“I’m taking off and I’m hearing everyone scream, I knew that was the wave and it wasn’t going to be the one behind it,” he said. “It had the right timing and the right look to it and it was all a bit blurred at this point. I remember my last floater, I landed it, kind of came off, laid back and stood back up in the white water but I don’t know if the judges could see me or not. It was a special wave at a special time and to get that one right at the end made it even better.”

Going into the second half of the year Slater’s focus on grabbing another Foster’s ASP Men’s World Tour crown is highly evident.

“I want to win five or six events this year,” he continued. I’m pushing for that and if I can win one more event I think I’ll put myself in a really good position.”

Irons who left it to the final to show his wares today was obviously disappointed with the last minute loss but was gracious in defeat taking pride in the fact that at the half-way mark of the season he still has a solid chance of retaining his world crown.

“It hurts,” he said. “I was on the beach at the end doing the countdown myself and I was thinking, oh my god here comes a wave. It’s one thing to blow a final but to have it so close leaves a pretty sour feeling.”

Irons took a wave just minutes before the end of the final which scored an 8.23 and he was hopeful that he had driven the stake right into Slater – but it wasn’t to be.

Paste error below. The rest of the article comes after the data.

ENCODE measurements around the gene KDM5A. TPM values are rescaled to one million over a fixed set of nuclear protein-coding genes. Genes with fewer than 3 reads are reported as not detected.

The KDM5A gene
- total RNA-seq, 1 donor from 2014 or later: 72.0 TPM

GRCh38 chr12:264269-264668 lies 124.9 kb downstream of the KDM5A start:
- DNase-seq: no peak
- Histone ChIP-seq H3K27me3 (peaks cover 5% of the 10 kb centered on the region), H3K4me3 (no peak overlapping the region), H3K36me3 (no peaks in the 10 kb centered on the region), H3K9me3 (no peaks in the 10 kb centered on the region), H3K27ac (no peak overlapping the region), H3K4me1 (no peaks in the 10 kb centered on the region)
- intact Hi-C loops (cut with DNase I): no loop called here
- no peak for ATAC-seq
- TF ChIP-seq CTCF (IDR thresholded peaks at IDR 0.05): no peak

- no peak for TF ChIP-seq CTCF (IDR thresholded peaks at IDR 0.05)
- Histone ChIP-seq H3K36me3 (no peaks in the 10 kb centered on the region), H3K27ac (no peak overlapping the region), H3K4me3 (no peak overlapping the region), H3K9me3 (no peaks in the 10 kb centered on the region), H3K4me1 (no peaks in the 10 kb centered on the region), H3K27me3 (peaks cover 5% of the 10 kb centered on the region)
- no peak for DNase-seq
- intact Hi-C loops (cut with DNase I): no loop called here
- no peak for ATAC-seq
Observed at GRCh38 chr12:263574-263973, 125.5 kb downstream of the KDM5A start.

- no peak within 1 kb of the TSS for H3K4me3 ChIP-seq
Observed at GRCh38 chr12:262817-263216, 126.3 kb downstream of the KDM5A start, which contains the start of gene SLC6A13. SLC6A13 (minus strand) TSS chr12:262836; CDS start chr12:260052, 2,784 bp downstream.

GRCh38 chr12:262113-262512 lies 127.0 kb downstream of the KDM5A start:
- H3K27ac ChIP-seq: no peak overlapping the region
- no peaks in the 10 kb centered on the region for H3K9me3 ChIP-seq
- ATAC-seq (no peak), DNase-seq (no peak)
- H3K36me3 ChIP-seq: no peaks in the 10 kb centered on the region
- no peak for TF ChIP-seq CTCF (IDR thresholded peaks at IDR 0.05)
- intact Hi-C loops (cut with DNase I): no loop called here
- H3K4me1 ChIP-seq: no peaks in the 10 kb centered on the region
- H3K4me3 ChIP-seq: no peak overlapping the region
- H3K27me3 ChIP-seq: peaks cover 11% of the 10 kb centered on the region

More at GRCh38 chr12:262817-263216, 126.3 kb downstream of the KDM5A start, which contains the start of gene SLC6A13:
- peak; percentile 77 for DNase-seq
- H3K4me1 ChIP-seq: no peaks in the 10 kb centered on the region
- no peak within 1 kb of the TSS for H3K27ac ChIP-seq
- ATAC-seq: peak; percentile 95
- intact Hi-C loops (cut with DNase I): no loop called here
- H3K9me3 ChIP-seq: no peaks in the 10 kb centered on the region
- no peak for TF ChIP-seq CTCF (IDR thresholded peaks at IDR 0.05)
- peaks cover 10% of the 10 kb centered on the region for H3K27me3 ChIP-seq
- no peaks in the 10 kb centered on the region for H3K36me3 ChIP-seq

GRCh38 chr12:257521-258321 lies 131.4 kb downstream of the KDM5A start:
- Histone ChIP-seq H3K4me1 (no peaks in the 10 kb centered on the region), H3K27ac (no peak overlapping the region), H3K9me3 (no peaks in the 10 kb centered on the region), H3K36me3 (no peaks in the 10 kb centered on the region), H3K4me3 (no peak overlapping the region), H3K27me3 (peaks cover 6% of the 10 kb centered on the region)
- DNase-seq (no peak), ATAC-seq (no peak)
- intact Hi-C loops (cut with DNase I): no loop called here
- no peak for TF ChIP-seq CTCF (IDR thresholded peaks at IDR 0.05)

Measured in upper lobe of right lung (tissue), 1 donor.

“On my last wave if I wasn’t gonna go, he was gonna go and who knows he might have got a better score so it’s a tough call,” said Irons. “I went, I bettered my score but he just waited patiently. Kelly’s won six world titles and he hasn’t done that by fluke. He’s a really good competitor and he’s definitely the guy to beat.

“There’s a lot of events left, I’ve had a good year with two seconds, a fifth and a bunch of ninths. I think if Kelly wasn’t on the tour I’d be right up there so all I can say is darn him and I look forward to the next event and hopefully I’ll get on a roll from there.”

In the best result of his career to date tour rookie Tim Reyes (USA) was over the moon with his third placing giving all recognition to Slater for such a commanding performance

Showing heart all the way through the event, Reyes’s fluid surfing turned many heads and no doubt his fellow competitors will be looking over their shoulders when the tour shifts to Japan for the next event.

“This is the best result in my career so I’m really stoked,” said a beaming Reyes. “I’m also really happy to have come here and surfed the waves that I’ve always dreamed about since I was a kid and I also broke the curse I had on me that made me go out of events in the early rounds. I had so much fun and since Kelly beat me I hope he goes on to win the contest. Kelly is my favourite surfer and I know I nearly could’ve had him if he didn’t catch that last wave. But I’ll gracefully lose to him.”